For individuals with type 1 diabetes, access to insulin is the difference between life and death.

Recently, many Americans have been expressing their outrage on social media at the rising cost of insulin and wonder who is to blame.

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Walmart To Launch Its Own Line Of Insulin Claiming It Will Cut Costs

Walmart on Tuesday said it will start selling its own private brand of analog insulin with prices that are up to 75% below the cost of competing products. Insulin prices have escalated for years, making them unaffordable for some people with diabetes.

Walmart said the private-brand insulin will cost $72.88 per vial and $85.88 per FlexPen, which the retailer said reflects prices that are between 58% to 75% lower than other insulin products on the market. That will save patients $101 per branded vial and $251 per package of branded FlexPens, according to Walmart.

The rising cost of insulin has drawn criticism from lawmakers and patients alike, with some diabetics saying they’ve had to ration insulin or make other risky decisions because of problems affording it.

Although insulin has been used as medication for roughly a century, no generic versions of the drug are available. Only three manufacturers Eli Lilly, Novo Nordisk and Sanofi control 99% of the market. Walmart said that its private brand insulin will be made by Novo Nordisk.

Tracey D. Brown, chief executive officer of the American Diabetes Association, said in Walmart’s statement that the group welcomed “all affordable solutions” to managing the disease.

“Diabetes often comes with high medical costs, estimated around $9,601 per person per year,” Brown said.

‘its Life Or Death Without My Insulin’: Central Ohio Man Explains The Drastic Cost Of Insulin

COLUMBUS, Ohio President Joe Biden froze a rule by President Trump that he said would make insulin cheaper for low-income families. But there is debate if President Trump’s policy would help diabetic families at all. This 60-day freeze is not increasing the cost of insulin, it just means President Biden has time to look over the policy.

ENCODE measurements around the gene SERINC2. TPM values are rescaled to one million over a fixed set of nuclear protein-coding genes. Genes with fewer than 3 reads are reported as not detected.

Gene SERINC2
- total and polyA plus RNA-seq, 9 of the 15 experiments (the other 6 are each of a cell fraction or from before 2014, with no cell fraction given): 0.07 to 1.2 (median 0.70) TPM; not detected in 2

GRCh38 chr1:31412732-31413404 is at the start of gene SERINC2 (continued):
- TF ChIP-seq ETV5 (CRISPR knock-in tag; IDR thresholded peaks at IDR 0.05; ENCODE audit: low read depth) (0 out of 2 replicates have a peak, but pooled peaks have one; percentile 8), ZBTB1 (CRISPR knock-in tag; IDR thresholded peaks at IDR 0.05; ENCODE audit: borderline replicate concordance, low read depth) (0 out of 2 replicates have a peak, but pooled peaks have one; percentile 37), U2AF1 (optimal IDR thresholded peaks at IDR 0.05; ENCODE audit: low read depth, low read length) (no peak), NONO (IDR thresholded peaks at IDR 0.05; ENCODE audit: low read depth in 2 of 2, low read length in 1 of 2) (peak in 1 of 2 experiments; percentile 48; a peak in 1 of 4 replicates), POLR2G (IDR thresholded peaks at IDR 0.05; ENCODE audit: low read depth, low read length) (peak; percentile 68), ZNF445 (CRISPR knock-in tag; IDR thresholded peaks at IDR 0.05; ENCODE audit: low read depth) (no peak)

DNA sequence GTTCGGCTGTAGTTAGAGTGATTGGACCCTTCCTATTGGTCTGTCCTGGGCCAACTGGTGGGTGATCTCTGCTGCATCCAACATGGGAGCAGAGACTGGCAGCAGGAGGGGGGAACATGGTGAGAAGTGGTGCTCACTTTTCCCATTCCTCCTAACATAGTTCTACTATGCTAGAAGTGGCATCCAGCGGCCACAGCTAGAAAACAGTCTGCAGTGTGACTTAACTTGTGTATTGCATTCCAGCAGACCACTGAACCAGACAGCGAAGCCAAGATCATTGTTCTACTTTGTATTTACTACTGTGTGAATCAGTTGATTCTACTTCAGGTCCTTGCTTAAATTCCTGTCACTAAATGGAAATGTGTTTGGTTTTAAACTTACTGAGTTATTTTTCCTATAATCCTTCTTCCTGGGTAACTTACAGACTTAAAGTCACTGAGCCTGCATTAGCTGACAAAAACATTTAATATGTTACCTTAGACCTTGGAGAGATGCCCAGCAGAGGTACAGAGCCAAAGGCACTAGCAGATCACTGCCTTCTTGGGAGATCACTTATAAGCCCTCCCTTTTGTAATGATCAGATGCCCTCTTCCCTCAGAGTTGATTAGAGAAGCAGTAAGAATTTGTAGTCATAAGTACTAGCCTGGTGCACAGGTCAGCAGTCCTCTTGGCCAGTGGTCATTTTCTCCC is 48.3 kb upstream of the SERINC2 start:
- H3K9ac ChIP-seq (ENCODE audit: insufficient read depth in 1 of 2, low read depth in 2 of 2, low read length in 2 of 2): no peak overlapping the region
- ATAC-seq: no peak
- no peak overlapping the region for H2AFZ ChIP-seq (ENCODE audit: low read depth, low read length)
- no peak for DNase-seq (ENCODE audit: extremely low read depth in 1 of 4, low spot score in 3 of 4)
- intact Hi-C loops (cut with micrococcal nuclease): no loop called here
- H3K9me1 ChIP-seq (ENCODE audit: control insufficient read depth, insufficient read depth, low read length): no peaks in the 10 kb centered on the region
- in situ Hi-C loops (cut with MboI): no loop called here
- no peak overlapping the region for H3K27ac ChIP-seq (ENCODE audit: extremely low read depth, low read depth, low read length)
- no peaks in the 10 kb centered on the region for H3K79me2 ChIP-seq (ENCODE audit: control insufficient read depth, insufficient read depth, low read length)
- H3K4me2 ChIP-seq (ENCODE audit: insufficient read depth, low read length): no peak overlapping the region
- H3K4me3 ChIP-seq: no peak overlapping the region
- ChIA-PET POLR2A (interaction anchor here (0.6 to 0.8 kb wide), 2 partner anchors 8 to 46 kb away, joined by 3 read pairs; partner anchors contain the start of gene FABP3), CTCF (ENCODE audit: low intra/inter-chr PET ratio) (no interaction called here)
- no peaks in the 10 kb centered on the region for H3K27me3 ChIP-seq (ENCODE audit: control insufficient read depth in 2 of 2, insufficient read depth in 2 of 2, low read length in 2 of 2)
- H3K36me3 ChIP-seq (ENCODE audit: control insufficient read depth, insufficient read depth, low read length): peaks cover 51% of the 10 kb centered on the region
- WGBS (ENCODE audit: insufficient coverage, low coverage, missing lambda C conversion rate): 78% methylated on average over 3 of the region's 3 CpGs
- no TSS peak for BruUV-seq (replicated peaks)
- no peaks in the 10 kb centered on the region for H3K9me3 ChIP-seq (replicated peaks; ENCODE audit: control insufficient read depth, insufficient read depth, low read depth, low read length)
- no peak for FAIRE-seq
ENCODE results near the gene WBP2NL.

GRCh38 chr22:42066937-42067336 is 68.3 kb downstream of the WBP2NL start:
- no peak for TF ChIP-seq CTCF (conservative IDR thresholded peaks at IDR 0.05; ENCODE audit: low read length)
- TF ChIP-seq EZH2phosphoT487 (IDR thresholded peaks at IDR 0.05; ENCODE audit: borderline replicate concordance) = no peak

Dylan Knecht was diagnosed with Type-1 Diabetes when he was just 2 years old

Its always at the front of my mindit is life or death without my insulin I would not be able to function I would not be able to be a living healthy human being, Knecht said.

Dylan gives himself anywhere from six to ten injections of insulin each day and needs three to five vials each month. Dylan uses the brand Humolog for his insulin back in 2014, according to GoodRx, a vial of insulin, which is about 1,000 units, would cost $210, that price rose to $360 by 2018.

I have a $4000 deductible that I personally have to hit before insurance kicks in at all. Unfortunately, I had that by April every single year on diabetes cost alone, he said.

What we see is a lot of individuals or families who suddenly get this disease and then suddenly they have to start spending 400 or more dollars a month on insulin for one person and that rocks your budget, said Chuck Gehring, the President and CEO of the company that manages the Central Ohio Diabetes Association.

Gehring says some diabetics will try to stretch their insulin or water it down to reduce costs.

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Key Findings From The Investigation Into United States Insulin And Drug Costs:

Drug manufacturers “aggressively” raised the list price of their leading insulin brands an average of 300% over the past decade “absent significant advances in the efficacy of the drugs.” As Sen. Grassley remarked, “There is clearly something broken when a product like insulin thats been on the market longer than most people have been alive skyrockets in price.”

Getting on a PBM’s formulary the list of drugs covered by health insurance plans that hire the PBMs is critical to pharmaceutical companies. Thus, the drugmakers offer rebates of as much as 70% of the drug’s list price to the PBMs. While most of the rebate is passed on to health insurers, PBMs keep a certain percentage meaning the higher the drug price the more money the PBMs make. It’s the same incentive for an administrative fee of as much as 5% often collected by PBMs.

In theory, competition drives down prices, as consumers sometimes see in “gas wars” between filling stations on opposite corners. But newly divulged emails from the drug companies show the reverse: Instead of seeking to undercut their competitors’ prices, drugmakers closely monitored what their rivals charged so they could raise their own prices as quickly as possible sometimes matching the competitor’s increase in as little as 25 minutes. This practice is dubbed “shadow pricing.”

Facts about diabetes:

* 7th leading cause of death in America

* More than 34 million Americans have the disease

The Role Of Pharmacy Benefit Managers

Why has the cost of insulin grown so much?